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Now for the cool part (the power of abstract algebra). Since we've just laid out an algorithm that works for the cyclic group \(\mathbb{Z}_p^{*}\) we can move the whole process over to the more secure Elliptic Curve cyclic group.

ECDSA Key Generation

  1. We use an elliptic curve \(E\) with a modulus \(p\), coefficients \(A, B\), and a point \(G\) that generates a cyclic group of order \(q\).
  2. Choose a random \(d\) with \(0 \lt d \lt q\).
  3. Compute the point \(pub = d G\).
  4. Protect your private key \(k_{pr} = d\) and publish your public key \(k_{pub} = (p, A, B, q, G, pub) \).

NOTE: To get the same security as AES-128 with DSA we needed to set the larger prime to 3072 bits and the smaller signature prime to 256-bits. For the Elliptic Curve world we want a 256-bit order for \(G\) and our modulus \(p\) will be must smaller than 3072 bits.

Generate The Keys: Use openssl ecparam -genkey -name secp384r1 -noout -param_enc explicit -out ecprivate.pem to make a private key (with curve parameters listed out) and openssl ec -in ecprivate.pem -pubout -out ecpublic.pem to make a public key.

The Signature

  1. Choose a secret ephemeral key \(k_E\) with \(0 \lt k_E \lt q\).
  2. Compute \(R = k_E G\).
  3. Let \(r\) be the \(x\)-coordinate of \(R\).
  4. Compute \(s \equiv (H(m) + d r) k_E^{-1} \pmod{q}\).

Recall that our thingtosign.txt was made with echo "andy is great" > thingtosign.txt

Generate an ECDSA signature: Use the command openssl dgst -sha256 -sign ecprivate.pem thingtosign.txt > ecsig.bin to generate a signature.

The Verification

  1. Compute \(w \equiv s^{-1} \pmod{q}\).
  2. Compute \(u_1 \equiv w H(m) \pmod{q}\).
  3. Compute \(u_2 \equiv w r \pmod{q}\).
  4. Compute \(P = u_1 G + u_2 pub\).
  5. If the \(x\)-coordinate of \(P\) is \(r\) then return VALID else INVALID

Validate with openssl: Use openssl dgst -sha256 -verify ecpublic.pem -signature ecsig.bin thingtosign.txt.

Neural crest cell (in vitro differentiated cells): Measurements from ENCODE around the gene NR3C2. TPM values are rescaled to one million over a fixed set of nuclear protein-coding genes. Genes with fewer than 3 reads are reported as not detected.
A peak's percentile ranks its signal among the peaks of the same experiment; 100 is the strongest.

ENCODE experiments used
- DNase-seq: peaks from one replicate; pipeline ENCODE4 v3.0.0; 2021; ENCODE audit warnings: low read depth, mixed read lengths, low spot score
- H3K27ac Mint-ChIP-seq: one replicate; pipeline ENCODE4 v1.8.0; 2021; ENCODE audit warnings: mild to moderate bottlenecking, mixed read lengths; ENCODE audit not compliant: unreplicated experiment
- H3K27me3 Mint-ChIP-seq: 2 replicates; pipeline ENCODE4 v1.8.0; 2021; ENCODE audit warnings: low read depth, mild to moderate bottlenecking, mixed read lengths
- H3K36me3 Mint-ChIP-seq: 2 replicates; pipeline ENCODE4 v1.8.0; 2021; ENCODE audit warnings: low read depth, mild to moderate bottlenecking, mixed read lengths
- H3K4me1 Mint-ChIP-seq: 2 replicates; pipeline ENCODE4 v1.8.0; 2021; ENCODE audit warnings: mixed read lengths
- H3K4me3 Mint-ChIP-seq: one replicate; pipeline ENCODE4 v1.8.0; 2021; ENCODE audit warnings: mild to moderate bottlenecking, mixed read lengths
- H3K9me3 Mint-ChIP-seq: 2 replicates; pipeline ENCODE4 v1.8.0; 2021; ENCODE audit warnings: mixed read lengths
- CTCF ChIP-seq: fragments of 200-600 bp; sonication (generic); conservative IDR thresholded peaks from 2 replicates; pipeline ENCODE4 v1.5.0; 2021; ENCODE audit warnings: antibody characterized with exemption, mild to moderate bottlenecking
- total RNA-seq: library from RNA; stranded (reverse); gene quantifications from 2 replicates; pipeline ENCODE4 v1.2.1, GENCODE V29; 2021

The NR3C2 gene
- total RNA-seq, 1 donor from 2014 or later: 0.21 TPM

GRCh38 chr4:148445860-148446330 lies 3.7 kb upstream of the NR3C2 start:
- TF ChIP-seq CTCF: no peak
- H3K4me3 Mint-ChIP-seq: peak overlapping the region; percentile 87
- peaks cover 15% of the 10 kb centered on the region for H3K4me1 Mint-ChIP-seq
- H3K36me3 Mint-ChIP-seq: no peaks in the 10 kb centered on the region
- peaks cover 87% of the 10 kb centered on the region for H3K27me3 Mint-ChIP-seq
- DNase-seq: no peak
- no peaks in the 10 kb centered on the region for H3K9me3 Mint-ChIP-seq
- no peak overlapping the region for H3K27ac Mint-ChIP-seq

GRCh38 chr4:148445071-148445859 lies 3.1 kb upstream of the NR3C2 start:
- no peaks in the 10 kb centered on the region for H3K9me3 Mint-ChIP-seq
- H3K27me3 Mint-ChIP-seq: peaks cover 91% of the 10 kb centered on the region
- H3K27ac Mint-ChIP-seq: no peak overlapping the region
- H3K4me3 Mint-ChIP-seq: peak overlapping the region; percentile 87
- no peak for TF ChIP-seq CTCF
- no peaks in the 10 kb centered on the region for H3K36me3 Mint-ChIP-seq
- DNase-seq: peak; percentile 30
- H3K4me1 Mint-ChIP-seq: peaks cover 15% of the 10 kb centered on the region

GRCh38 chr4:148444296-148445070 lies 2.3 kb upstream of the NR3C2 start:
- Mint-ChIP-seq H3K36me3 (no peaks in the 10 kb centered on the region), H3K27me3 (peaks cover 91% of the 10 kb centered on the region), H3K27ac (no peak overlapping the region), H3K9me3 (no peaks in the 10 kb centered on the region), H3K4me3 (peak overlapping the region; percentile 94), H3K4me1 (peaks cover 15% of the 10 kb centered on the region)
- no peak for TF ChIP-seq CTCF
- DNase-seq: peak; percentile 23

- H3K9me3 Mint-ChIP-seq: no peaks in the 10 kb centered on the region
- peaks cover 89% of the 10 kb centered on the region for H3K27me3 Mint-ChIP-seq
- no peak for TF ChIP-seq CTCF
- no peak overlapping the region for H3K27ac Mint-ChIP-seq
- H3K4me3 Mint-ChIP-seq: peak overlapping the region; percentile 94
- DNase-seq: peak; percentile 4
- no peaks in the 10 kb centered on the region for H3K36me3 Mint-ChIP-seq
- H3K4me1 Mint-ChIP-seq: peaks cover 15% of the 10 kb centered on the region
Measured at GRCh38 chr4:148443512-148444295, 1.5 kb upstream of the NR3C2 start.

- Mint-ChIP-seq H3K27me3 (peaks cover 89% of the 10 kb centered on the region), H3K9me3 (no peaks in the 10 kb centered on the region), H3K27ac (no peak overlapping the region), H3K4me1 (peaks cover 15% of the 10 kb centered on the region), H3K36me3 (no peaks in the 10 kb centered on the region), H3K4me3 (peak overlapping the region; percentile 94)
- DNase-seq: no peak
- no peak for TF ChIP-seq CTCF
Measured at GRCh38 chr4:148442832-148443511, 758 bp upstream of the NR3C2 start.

Deep dive

Now let's crack open those files and reproduce the signatures and validation on our own.

Here are the steps I did to find \(k_E\) and validate the signature.

openssl asn1parse -in ecsig.bin -inform der will produce \(r\) and \(s\). Start a SAGE session and store those values. (They come out as hex so convert as needed.)

openssl ec -in ecprivate.pem -noout -text > ecpriv.txt will dump the private key data into ecpriv.txt. Now use the following script to read in those parameters:

Now in SAGE import p (params['Prime']), q (params['Order']), A, B, G (params['Gener']), pub, d (params['priv']). Create E=EllipticCurve(GF(p), [A, B]) the curve and make g = E(gener_tuple_here) and pub=E(pub_tuple_here).

Double Check Validate that q*g is zero and that d*g == pub.

Get the hash: z = int(hashlib.sha256("andy is great\n").hexdigest(), 16)

Find the ephemeral key (optional) find sinv = inverse_mod(s, q) then ke = (sinv*(z + d*r)) % q Validate that the x-coordinate of ke*g is r.

Finish the validation: w = inverse_mod(s, q) u1 = (w*z) % q u2 = (w*r) % q P = u1*g + u2*pub now validate that the x-coordinate of P is r!

Extra Credit

Create a file, a public key, and a signature. Send it to a partner. Have them validate the signature.